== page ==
By Jake Rossen
By Jesse Marx
By Michelle LeBow
By Alleen Brown
By Maggie LaMaack
By CP Staff
By Jesse Marx
Nestled away in Minnesota farm country, Mazeppa resident Stacey Suess sits on her back porch in a red plaid blouse and denim capris and recalls the heartbreak of infertility. After giving birth to her first son, Devin, doctors informed her that there were tumors in her uterus; her womb had to be removed.
The then-26-year-old had a house and two jobs and was trying to break free from an abusive marriage. "I really didn't have time to think about the fact that I wasn't going to have any more children," she says. "I had all this going on and suddenly, I had this baby to worry about."
Eight years later, much had changed in Suess's life. She had gotten divorced and taken a job in online research at the Mayo Clinic. She had fallen in love with a man named Gary, an agriculture specialist in Goodhue County, and made plans to remarry; she couldn't wait to start a family with him.
"Gary always considered Devin his son, but I think if it is at all possible, it's important to have your own little man running around, or your own little girl," Suess explains.
She turned to doctors for help, but there was nothing they could do. "It was very emotional," she says. "I couldn't be the wife I wanted to be. I couldn't give him a child." The only way for Stacey and Gary to have a child together was to find a surrogate to host their embryo.
At first, surrogacy was a strange solution for Suess, something the small-town gal had thought very little about before. She spent hours trying to convince her 90-year-old grandmother that surrogacy didn't mean her husband was going to have sex with someone else. She even lost friends over her decision. "They said we were playing God," she remembers. "They said that it was wrong."
For Suess, a woman of faith, none of that mattered. "I look at it this way," she says, rocking back in her chair as the morning sun pours down. "The only judge that we should have in this world is God, and if he didn't feel this was right, or that it should happen, he wouldn't have given us the knowledge and medical ability to do this."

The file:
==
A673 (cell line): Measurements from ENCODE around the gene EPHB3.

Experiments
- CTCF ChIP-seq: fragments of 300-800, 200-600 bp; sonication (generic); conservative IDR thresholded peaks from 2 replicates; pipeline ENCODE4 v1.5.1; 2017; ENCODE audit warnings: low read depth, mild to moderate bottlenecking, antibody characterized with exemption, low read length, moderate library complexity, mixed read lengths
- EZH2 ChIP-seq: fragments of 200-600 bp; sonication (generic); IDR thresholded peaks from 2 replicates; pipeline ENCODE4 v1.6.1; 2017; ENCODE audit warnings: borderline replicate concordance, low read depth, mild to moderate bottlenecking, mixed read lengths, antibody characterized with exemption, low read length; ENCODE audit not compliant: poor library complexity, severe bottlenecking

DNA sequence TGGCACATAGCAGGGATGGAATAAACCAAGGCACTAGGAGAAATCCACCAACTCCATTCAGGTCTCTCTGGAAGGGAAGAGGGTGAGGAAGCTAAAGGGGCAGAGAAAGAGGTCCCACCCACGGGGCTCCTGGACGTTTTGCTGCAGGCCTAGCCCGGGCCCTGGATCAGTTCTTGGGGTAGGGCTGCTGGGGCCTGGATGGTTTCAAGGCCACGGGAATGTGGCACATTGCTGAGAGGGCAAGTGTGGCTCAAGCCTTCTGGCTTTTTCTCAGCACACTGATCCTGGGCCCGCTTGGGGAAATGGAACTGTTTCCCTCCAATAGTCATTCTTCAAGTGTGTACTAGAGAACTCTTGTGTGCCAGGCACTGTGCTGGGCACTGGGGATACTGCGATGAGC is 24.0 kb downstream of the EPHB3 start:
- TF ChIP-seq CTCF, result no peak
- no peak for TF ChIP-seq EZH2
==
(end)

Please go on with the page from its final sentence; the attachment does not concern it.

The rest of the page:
To find their surrogate, Stacey and Gary turned to the internet. They found websites where they could email potential carriers and view their profiles. Within a few months, Suess found the woman she wanted to carry her baby. "She was very nice, in her mid-20s. She was married and had a child and loved being pregnant and just thought this was something she could do for others," Suess remembers.
A contract was drawn up. Everyone, even eight-year-old Devin, couldn't wait for the baby.
Suess and the surrogate immediately started the grueling medical process required to make the pregnancy work. Both women took hormones to synchronize their cycles. Seuss went through in vitro fertilization. "Every single morning I'd give myself shots—two, sometimes three times a day. It was hell.... It's hormones. It messes with you."
When the timing was right, Stacey's eggs were matched with Gary's sperm in a lab, and two pre-embryos were implanted in the surrogate's womb. "We thought we had done it," Suess remembers. "We thought this was it, all our hard work was paying off. We were going to have a baby."
Weeks later, Suess was devastated to learn that the pre-embryos were lost. The surrogate had not followed medical protocol. She admitted she had been too busy with her own kids.
Six thousand dollars and nine months later, Suess was ready to give up. She called her lawyer crying.
"We can't afford to do this. Emotionally this is very hard and financially it's quite a step," she told him.
He convinced her to try again. He told her to find another surrogate, this time using an agency.
"It will work," he said. "You and your husband will have a child of your own."
So Suess gave it one last try. After going through several portfolios of surrogates at the International Assisted Reproductive Center, a Twin Cities-based surrogacy agency, she and Gary found a new carrier. For the second time, they had a contract drawn up, and Suess headed to the clinic for in vitro fertilization. She prayed this would be it.
Months later, when the surrogate called to say she was pregnant, Suess was reluctant to believe her. It had been traumatizing to lose the last embryos; psychologically, she wasn't ready to deal with that again. If the surrogate was pregnant, she wanted to hear it from a clinic.
A week later, the phone rang. It was a nurse calling to tell Suess that she was going to bring a baby into this world. The embryo had taken; Suess was going to have a child. As soon as she hung up, she called Gary at work, "Congratulations, Daddy," she wept into the receiver.
For the next nine months, Suess experienced pregnancy side by side with her surrogate. The two became close friends. Suess went to the hospital for the ultrasound that revealed they were having a boy. She cooed over her surrogate's swelling belly, watching nervously every time the surrogate felt an uncomfortable kick. Every pregnancy nuisance was a victory for Suess and her husband. "She got morning sickness, like puking in the shower, and we were like, 'Yes!' It was kind of funny now that we celebrated at that; she couldn't eat; she couldn't sleep."